Vaginal Stones are Either Primary or Secondary
A primary vaginal stone typically develops after surgery, trauma, neurogenic bladder, vaginal stenosis, or vaginal outlet obstruction. Women with congenital genitourinary malformations or urethrovaginal fistulas are most at risk. If a woman is dealing with any of these issues their OBGYN must continue to monitor their condition through routine checkups so they can promptly find and treat vaginal stones if they develop. Secondary vaginal stones typically develop due to the presence of foreign bodies in the vagina, whether an IUD (intrauterine device) or surgical mesh.
Vaginal Stone Symptoms Aren’t Unique to This Condition
Vaginal stones do mimic symptoms of a urinary tract infection (UTI), so you may not be able to immediately spot a difference. Vaginal stones can cause an increase in urinary urgency and frequency. You may also experience vaginal pain, abdominal pain, and pain with sex or urination.
Vaginal Stones Can Be Removed
The best way to treat vaginal stones is to have them removed. This will require surgery. The procedure itself may employ extracorporeal shock wave lithotripsy, the same treatment used to break up kidney stones. This surgery is performed under anesthesia. Any urethrovaginal fistulas should not be repaired at the time of surgery, but rather corrected months after the stone has been removed. Patients with serious health complications, as well as older patients, may do better with an open cystostomy, a surgical procedure that is sometimes used to remove large bladder stones as well.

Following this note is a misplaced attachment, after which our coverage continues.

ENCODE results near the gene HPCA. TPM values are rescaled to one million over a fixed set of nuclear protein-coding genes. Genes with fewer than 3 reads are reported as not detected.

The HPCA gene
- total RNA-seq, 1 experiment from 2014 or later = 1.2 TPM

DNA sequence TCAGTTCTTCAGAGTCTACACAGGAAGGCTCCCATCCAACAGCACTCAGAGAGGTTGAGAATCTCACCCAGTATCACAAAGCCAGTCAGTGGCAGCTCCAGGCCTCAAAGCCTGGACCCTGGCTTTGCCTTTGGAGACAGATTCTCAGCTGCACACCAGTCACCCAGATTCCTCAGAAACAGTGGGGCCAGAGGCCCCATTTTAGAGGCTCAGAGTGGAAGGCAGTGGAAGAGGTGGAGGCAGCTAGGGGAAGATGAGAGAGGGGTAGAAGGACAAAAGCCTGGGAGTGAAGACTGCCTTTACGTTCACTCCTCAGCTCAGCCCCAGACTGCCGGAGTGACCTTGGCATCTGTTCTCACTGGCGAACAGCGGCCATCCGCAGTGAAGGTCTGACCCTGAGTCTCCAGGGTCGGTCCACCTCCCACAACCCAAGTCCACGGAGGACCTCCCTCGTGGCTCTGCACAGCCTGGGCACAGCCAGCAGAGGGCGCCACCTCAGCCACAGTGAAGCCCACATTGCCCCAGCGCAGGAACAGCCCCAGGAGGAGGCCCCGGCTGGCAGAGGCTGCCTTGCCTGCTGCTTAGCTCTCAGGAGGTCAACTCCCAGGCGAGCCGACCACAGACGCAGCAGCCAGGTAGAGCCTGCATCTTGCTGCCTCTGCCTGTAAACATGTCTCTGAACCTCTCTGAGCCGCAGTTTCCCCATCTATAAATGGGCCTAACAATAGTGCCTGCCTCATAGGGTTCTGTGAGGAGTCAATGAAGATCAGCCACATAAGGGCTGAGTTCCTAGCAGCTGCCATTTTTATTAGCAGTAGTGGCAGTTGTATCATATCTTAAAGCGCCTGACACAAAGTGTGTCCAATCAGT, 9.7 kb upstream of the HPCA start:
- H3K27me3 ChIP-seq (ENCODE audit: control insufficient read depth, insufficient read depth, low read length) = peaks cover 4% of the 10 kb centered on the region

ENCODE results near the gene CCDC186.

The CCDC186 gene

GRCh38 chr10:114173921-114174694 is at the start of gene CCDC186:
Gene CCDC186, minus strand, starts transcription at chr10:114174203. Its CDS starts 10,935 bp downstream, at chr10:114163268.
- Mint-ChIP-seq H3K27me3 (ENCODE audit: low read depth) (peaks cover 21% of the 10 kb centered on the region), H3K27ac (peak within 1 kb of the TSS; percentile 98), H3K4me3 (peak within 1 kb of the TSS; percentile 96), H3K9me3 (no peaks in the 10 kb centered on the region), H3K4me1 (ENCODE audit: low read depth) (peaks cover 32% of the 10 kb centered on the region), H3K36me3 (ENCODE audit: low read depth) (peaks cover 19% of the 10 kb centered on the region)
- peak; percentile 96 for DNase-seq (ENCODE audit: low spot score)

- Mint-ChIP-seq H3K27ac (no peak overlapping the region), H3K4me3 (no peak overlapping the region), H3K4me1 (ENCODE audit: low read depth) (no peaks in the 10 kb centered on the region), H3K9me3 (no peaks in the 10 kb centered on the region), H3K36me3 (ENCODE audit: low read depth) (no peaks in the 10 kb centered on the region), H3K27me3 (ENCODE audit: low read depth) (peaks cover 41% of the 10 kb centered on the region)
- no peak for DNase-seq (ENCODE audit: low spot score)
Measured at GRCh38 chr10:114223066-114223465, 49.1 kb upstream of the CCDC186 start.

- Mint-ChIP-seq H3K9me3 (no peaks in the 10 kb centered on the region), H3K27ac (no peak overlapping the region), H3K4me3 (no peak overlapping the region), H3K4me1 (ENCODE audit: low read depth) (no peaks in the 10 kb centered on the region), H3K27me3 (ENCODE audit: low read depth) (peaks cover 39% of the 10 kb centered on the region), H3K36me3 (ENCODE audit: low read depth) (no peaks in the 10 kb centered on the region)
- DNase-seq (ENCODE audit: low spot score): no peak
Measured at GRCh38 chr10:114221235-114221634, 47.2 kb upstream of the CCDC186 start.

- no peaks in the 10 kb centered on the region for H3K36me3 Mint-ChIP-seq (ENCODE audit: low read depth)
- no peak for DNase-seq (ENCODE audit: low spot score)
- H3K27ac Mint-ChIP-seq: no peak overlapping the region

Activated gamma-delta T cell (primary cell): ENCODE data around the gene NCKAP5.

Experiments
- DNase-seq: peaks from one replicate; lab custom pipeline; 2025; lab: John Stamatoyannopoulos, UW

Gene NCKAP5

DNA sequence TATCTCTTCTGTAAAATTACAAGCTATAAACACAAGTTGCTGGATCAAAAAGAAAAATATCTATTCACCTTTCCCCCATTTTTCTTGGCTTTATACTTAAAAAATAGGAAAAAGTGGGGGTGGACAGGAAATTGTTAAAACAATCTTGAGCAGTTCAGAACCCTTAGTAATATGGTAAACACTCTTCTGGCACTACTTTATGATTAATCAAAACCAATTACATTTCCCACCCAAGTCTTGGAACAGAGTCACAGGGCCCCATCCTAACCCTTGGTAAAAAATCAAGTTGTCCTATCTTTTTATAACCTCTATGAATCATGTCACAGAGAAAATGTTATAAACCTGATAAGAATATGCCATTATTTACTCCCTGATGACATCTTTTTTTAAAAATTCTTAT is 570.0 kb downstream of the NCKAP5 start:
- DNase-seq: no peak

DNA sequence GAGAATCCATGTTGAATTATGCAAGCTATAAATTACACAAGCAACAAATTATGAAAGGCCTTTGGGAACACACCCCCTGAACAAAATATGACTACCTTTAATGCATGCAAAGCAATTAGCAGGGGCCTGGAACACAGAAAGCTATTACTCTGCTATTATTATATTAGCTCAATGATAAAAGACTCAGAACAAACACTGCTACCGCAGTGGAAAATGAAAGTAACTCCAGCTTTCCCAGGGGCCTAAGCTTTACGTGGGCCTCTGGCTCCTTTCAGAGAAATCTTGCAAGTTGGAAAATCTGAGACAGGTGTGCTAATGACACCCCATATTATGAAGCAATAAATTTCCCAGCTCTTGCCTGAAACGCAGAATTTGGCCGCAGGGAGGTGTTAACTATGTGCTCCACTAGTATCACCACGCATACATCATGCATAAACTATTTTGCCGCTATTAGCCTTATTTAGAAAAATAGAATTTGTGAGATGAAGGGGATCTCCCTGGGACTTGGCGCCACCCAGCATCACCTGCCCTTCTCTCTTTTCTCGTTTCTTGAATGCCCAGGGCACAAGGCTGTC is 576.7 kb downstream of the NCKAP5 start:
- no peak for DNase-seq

If you are at risk for vaginal stones, it’s important to speak with your gynecologist. Many other conditions can lead to abdominal pain and vaginal bleeding, so it’s important to turn to an OBGYN who can provide you with the answers and treatment you’re looking for.
There are Different Kinds of Vaginal Cysts
Most vaginal cysts can be found under or within the lining of the vagina. Types of vaginal cysts include:
- Inclusion cysts: this most common type of vaginal cyst develops in the back of the vaginal wall
- Bartholin’s gland cysts: cysts that develop in the Bartholin’s gland, which are found on either opening of the vagina
- Gartner’s duct: this congenital malformation occurs when ducts that are supposed to disappear in-utero don’t, which may result in vaginal cysts developing later on
- Müllerian cysts: these cysts that develop around the vaginal wall form in areas that were left behind after the development and birth of a baby
There are several reasons a vaginal cyst may develop. Trauma is most common in cysts that develop in the vaginal walls. This may be the result of childbirth or surgery.